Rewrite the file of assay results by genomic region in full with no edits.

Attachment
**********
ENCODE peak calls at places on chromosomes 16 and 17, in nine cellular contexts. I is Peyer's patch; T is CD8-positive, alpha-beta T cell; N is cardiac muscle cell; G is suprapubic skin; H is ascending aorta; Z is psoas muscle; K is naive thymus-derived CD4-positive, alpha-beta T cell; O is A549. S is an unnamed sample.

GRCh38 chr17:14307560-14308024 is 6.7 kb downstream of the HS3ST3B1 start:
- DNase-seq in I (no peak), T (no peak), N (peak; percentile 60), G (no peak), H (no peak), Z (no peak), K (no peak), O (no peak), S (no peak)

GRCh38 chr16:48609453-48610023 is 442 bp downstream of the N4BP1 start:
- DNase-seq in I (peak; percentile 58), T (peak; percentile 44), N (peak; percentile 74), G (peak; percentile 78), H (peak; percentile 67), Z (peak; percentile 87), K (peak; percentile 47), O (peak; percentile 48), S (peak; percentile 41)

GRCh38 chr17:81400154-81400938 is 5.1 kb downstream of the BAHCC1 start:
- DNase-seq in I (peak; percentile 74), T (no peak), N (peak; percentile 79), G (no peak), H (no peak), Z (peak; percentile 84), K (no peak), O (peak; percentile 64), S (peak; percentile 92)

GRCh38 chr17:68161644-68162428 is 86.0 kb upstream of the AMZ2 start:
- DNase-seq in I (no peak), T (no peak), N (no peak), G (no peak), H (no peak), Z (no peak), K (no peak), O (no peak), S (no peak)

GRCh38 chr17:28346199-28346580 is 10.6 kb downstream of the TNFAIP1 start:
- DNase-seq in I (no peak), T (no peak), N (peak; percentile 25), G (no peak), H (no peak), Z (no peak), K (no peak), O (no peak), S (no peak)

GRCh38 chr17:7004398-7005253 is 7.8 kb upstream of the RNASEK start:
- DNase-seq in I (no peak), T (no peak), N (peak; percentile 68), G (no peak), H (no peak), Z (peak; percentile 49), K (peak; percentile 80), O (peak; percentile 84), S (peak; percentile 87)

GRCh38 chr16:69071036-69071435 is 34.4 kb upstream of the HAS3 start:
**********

ENCODE peak calls at places on chromosomes 16 and 17, in nine cellular contexts. I is Peyer's patch; T is CD8-positive, alpha-beta T cell; N is cardiac muscle cell; G is suprapubic skin; H is ascending aorta; Z is psoas muscle; K is naive thymus-derived CD4-positive, alpha-beta T cell; O is A549. S is an unnamed sample.

GRCh38 chr17:14307560-14308024 is 6.7 kb downstream of the HS3ST3B1 start:
- DNase-seq in I (no peak), T (no peak), N (peak; percentile 60), G (no peak), H (no peak), Z (no peak), K (no peak), O (no peak), S (no peak)

GRCh38 chr16:48609453-48610023 is 442 bp downstream of the N4BP1 start:
- DNase-seq in I (peak; percentile 58), T (peak; percentile 44), N (peak; percentile 74), G (peak; percentile 78), H (peak; percentile 67), Z (peak; percentile 87), K (peak; percentile 47), O (peak; percentile 48), S (peak; percentile 41)

GRCh38 chr17:81400154-81400938 is 5.1 kb downstream of the BAHCC1 start:
- DNase-seq in I (peak; percentile 74), T (no peak), N (peak; percentile 79), G (no peak), H (no peak), Z (peak; percentile 84), K (no peak), O (peak; percentile 64), S (peak; percentile 92)

GRCh38 chr17:68161644-68162428 is 86.0 kb upstream of the AMZ2 start:
- DNase-seq in I (no peak), T (no peak), N (no peak), G (no peak), H (no peak), Z (no peak), K (no peak), O (no peak), S (no peak)

GRCh38 chr17:28346199-28346580 is 10.6 kb downstream of the TNFAIP1 start:
- DNase-seq in I (no peak), T (no peak), N (peak; percentile 25), G (no peak), H (no peak), Z (no peak), K (no peak), O (no peak), S (no peak)

GRCh38 chr17:7004398-7005253 is 7.8 kb upstream of the RNASEK start:
- DNase-seq in I (no peak), T (no peak), N (peak; percentile 68), G (no peak), H (no peak), Z (peak; percentile 49), K (peak; percentile 80), O (peak; percentile 84), S (peak; percentile 87)

GRCh38 chr16:69071036-69071435 is 34.4 kb upstream of the HAS3 start: